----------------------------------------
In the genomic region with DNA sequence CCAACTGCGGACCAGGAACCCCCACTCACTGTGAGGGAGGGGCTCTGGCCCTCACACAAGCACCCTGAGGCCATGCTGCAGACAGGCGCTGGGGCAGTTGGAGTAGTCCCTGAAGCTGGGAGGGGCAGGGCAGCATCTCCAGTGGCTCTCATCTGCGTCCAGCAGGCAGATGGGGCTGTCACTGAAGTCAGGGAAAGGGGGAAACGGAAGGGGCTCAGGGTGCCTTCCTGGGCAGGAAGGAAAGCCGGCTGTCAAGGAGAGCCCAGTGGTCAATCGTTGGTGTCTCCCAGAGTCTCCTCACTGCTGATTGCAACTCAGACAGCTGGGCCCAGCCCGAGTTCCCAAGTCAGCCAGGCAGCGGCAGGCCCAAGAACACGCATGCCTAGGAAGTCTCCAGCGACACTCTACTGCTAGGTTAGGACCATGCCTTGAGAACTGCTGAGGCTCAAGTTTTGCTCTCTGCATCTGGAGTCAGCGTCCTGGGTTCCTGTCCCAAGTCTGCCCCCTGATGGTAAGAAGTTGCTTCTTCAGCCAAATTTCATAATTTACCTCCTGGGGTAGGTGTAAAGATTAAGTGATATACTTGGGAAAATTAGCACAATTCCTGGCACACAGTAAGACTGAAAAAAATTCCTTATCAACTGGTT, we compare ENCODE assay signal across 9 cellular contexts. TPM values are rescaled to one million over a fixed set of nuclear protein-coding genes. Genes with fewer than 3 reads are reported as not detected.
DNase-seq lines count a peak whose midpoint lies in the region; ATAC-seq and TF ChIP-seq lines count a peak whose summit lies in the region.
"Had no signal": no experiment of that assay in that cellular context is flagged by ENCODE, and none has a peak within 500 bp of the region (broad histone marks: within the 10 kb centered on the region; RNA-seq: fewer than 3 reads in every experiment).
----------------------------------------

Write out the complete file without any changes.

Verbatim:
In the genomic region with DNA sequence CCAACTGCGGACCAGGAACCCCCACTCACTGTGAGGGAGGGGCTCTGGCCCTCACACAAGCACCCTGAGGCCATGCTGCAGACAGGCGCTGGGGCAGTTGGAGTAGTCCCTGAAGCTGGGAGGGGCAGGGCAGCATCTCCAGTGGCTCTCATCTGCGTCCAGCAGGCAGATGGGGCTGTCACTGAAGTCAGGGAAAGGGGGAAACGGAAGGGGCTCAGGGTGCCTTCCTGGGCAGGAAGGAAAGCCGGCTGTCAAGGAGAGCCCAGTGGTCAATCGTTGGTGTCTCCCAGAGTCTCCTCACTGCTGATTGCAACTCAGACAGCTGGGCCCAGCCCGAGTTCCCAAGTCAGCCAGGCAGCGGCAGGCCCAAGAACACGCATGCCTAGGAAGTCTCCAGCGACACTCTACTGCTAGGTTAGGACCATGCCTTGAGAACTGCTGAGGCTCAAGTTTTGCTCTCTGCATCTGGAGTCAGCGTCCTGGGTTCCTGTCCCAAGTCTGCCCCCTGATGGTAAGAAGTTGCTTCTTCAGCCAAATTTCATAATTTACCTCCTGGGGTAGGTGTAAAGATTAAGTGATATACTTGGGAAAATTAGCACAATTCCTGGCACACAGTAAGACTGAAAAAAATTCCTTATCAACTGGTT, we compare ENCODE assay signal across 9 cellular contexts. TPM values are rescaled to one million over a fixed set of nuclear protein-coding genes. Genes with fewer than 3 reads are reported as not detected.
DNase-seq lines count a peak whose midpoint lies in the region; ATAC-seq and TF ChIP-seq lines count a peak whose summit lies in the region.
"Had no signal": no experiment of that assay in that cellular context is flagged by ENCODE, and none has a peak within 500 bp of the region (broad histone marks: within the 10 kb centered on the region; RNA-seq: fewer than 3 reads in every experiment).